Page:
About 3 weeks ago, I decided to add what I called “NFC” to my WP8 Friend GPS App (currently called “Where U @?”, but with the next release will be called “Friend Pilot”). This started a journey for me where I had to wrap my head around the whole Proximity library. What I found was that the topic is somewhat confusing. It is not helped by the samples that are out there from Microsoft. I mean there are good examples, BUT those examples assume the type of interaction you are looking to create use BOTH MVVM and IAsync handlers (the former I can follow, the latter hurts my brain, and for the person just learning the mountain is pretty high just to learn how to use the Proximity library). [The one talk I found on the topic using the aforementioned complex/advanced code didn’t help with the reference to “magic happens” (which in his case meant that you tap and things just automatically happen for you.. this is untrue.. you have to call things to make “magic happen”, so therefore it’s not magical to the developer)].
In this post I want to give some background behind Proximity so you can understand what is going on. I will follow this up with a post on using my ProximityHelper class, and then will come back and give a few more specifics on Proximity. Essentially I feel the topic has been covered, but doesn’t really lend itself to the beginner or even intermediate developer. I believe that much of the discussions here will also be helpful for Windows Store (C#/VB) development as my perusal of the WinRT framework shows the same Proximity classes.
For me I wanted a simple interaction, while running my app on 2 phones (that have NFC), tap them together and exchange information. Additionally I wanted to have some way for a device without NFC to be able to connect and make an exchange of info as well (but I wasn’t sure this was possible originally). I suspect that this is what most people want to do.
First of all, Microsoft’s ProximityFinder class (the heart of the ProximityLibrary) actually combines a number of technologies together into a single API (NFC --if available, Bluetooth, and regular 802.11x Wi-Fi). You don’t need to be a guru with any of these technologies. It just works (when you get everything set up and you don’t need to worry about the underlying technology being used). BTW, you do use this class in different ways to get a connection based on what you are trying to do (like if you are making your phone available for a connection or if you are actively looking for a connection).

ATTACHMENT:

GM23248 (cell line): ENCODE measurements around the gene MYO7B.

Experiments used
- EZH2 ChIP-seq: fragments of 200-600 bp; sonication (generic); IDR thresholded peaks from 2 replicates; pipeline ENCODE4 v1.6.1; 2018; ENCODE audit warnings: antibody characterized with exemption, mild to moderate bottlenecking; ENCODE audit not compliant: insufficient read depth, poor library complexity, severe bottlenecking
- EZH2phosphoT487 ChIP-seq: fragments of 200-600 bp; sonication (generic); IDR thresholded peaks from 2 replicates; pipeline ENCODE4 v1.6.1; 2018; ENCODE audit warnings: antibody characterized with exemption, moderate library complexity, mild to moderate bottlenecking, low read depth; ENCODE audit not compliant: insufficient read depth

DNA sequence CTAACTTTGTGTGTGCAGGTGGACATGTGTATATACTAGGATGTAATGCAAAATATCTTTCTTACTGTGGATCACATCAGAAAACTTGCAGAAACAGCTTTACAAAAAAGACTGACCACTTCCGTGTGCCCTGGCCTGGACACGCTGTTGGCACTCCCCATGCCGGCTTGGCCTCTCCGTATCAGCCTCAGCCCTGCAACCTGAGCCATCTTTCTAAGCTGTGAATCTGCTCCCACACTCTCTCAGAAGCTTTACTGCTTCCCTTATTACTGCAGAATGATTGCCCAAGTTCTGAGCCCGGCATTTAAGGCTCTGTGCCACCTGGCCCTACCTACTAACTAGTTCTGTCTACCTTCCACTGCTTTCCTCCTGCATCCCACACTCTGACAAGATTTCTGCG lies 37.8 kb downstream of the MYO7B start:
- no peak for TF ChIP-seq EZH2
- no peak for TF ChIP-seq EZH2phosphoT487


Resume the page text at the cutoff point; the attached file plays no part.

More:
Second, you need to understand that NFC is really just there to set up a connection on one of the other technologies. NFC is the “tapping” part of the exchange, but after that everything happens over either Bluetooth or 802.11x Wi-Fi.
Thirdly, once you make a connection you are given a socket (specifically a “StreamSocket”). At this point you have to implement your own protocol of sorts (which if that sounds hard.. it can be.. As a result of this I created a SocketHelper class that really grabs some of the code from one of the Microsoft Samples).
Finally, one of the side benefits I found out was that once you get things set up that once you set one phone up to connect, NFC can be used to both launch your app on the other phone AND create the connection. (This is very cool!)
More on NFC
Some of you may be wondering about NFC at this point. You may have looked at a sample and it looks like you could communicate between two devices, etc. The reality is that you can communicate with NFC this way, but the devices have to remain very close. Ultimately, I think NFC is best used for short messages between 2 devices where 1 way communication is all that you need. I am admittedly still just figuring out NFC, and there are topics like writing to an NFC tag, that I have yet to really press down on. I am planning an NFC helper as well..
I wrote an app as a sample app to test all this out. It’s called Proximity Helper and (if it passes certification) should be in the Windows Phone Store today. It let’s you test out various scenarios with my library. It does talk about having a “client” and a “server” phone, but this isn’t entirely accurate. In my app’s case communication is done in a one way fashion. In reality Proximity allows for 2 way communication. If you want to look to see what all I am doing you can, of course, go look at the source for my sample at it’s repository.
This should lay a decent ground work for you to understand Proximity. I will be following this up with a couple more posts. One on how to use my ProximityHelper in your projects to start the communication between 2 apps; one on my SocketHelper and ways you can use it to create a simple protocol for communicating between 2 apps (hint: I’ll be using JSON strings); and finally a post on the technicals of Proximity.. how it works, etc.